Phone-lit search for tot lost in birthing pool blackout

Callum Livie used his phone to find Braedan after Samantha Preedy gave birth

A FATHER has told how he used the light from a mobile to search for his newborn son after he disappeared in a birthing pool during a power cut.

Braedan Livie was under water for up to two minutes after he was “lost” during the birthing pool delivery in pitch darkness caused by a winter storm.

His quick-thinking father, Callum, 26, pulled out his smartphone and used its torch app to help midwives search for the newborn, who was pulled clear none the worse for his ordeal.

Braedan’s mother, Samantha Preedy, 28, recovering at home in Bonnyrigg, Midlothian, said today: “Let’s just say he’s really glad he downloaded that torch for his iPhone.”

The drama unfolded at Edinburgh Royal Infirmary on December 8 as some of the most ferocious storms in living memory lashed Scotland.

The firm that runs non-clinical services at the ERI, Consort, is to be fined up to £100,000 after back-up systems failed, leaving the maternity unit without light or power for 11 minutes.

Mr Livie said he was just relieved his son was safe, despite his dramatic entrance into the world.

Recalling the moment the blackout struck, he said: “I came in and couldn’t see anything. I could just hear Sam saying he’s in here somewhere.

“I pulled my phone out and I could see where he was, and shouted to the midwives to grab him. It was a bit of a shock.

“He might have been under for a minute or two, it all happened so fast it was hard to tell. Nobody could believe how it happened. But I’m just over the moon that the wee man made it OK.

“I’d used the app a few times when I’m trying to find stuff in my van, but I never thought I’d have to use it to help deliver my own son. I really would have been snookered without it.”


Ms Preedy ended up giving birth by herself after the midwife left to find out what had happened to the lights.

The mum-of-five discovered the baby had the umbilical cord wrapped round his neck but was able to unwind it to stop Braedan choking.

But the tiny newborn slipped under the water and could not be found, forcing the new father to illuminate the pool while midwives rescued the child from the depths.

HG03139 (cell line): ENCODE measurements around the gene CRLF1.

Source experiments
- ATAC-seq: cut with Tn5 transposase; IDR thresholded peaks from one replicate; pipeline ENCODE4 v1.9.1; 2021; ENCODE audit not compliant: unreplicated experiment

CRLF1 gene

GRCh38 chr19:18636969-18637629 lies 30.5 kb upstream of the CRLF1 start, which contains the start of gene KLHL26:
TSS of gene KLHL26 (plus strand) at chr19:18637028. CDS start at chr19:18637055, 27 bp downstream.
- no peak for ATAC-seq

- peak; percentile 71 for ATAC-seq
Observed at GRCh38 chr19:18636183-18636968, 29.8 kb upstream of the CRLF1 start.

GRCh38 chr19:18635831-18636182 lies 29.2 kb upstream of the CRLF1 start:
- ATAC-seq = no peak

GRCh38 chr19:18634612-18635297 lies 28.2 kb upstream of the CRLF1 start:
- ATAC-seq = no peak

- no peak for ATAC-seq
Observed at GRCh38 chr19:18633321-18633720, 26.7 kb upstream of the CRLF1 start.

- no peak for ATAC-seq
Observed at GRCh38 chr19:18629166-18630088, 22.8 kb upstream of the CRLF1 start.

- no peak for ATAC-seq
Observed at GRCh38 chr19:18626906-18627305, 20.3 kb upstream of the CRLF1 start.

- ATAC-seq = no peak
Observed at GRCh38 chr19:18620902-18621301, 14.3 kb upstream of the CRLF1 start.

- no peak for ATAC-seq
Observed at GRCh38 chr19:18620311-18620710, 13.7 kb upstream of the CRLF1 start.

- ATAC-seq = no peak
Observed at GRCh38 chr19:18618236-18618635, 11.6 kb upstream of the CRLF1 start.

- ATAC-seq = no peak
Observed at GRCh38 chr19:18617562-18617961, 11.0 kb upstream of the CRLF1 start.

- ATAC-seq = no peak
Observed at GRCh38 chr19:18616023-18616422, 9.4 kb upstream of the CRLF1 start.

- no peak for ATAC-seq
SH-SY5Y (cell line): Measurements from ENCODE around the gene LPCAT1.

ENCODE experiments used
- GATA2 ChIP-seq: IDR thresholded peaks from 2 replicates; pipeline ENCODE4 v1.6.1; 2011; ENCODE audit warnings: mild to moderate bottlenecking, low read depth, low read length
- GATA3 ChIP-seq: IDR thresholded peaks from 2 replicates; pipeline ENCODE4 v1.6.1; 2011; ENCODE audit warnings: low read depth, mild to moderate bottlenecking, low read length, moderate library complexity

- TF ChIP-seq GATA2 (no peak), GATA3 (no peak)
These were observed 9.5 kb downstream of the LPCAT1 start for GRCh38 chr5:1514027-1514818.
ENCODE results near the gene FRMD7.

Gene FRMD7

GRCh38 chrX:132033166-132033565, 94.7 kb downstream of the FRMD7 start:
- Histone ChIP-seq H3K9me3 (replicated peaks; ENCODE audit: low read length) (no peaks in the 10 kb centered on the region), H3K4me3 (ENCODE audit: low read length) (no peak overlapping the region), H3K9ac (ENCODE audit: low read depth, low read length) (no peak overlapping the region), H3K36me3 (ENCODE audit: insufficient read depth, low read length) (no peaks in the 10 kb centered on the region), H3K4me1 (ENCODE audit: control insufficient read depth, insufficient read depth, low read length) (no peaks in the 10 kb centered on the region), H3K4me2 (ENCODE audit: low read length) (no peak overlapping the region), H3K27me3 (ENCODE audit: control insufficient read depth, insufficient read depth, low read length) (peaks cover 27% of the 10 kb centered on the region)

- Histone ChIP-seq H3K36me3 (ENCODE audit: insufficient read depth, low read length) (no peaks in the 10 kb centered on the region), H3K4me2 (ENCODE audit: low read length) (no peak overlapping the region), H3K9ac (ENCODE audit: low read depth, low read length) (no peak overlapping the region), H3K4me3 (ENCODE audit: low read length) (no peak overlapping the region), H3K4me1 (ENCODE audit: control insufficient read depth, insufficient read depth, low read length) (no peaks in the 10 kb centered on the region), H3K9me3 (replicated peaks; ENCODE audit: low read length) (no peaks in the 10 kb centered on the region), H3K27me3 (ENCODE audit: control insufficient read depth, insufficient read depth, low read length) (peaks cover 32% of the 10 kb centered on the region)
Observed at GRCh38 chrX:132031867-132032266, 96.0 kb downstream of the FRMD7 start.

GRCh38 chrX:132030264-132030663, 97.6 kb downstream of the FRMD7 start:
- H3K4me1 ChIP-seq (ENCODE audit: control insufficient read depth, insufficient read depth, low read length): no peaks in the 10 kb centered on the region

She said: “It’s lucky I’m not a first-time mum or it would have been completely different. I’ve had four other babies and so I knew what to do.”

“The midwives were more shocked than I was. I got the cord unwrapped from around his neck, but the force of him coming out, I lost him in the pool.

“Callum came in and I shouted ‘I’ve dropped him, he’s in the pool and you need to find him’.

Hospital official said there had been “minor interference” in the system which had prevented the back-up generators kicking in.

Staff were able to keep A&E, intensive care and theatres open using emergency batteries but the rest of the hospital was left in the dark.

Fortunately, Braedan did not develop any complications and was able to return home three hours later and meet his siblings, Aaron, three, T-Jay, five, Alisha, seven and Teegan, eight.

Ms Preedy said her parents, Christine and Gordon Bourhill, were astonished at the dramatic chain of events but were delighted with their new grandson.

She said: “My mum couldn’t believe it, it was so dramatic. It’s Braedan’s own wee story.”

Ms Preedy, who had her four other children with her previous husband, laid the blame for the fiasco with the company running the hospital, and did not blame the medical staff. She added: “We were told about the generators, how they should have kicked in when the power went off.”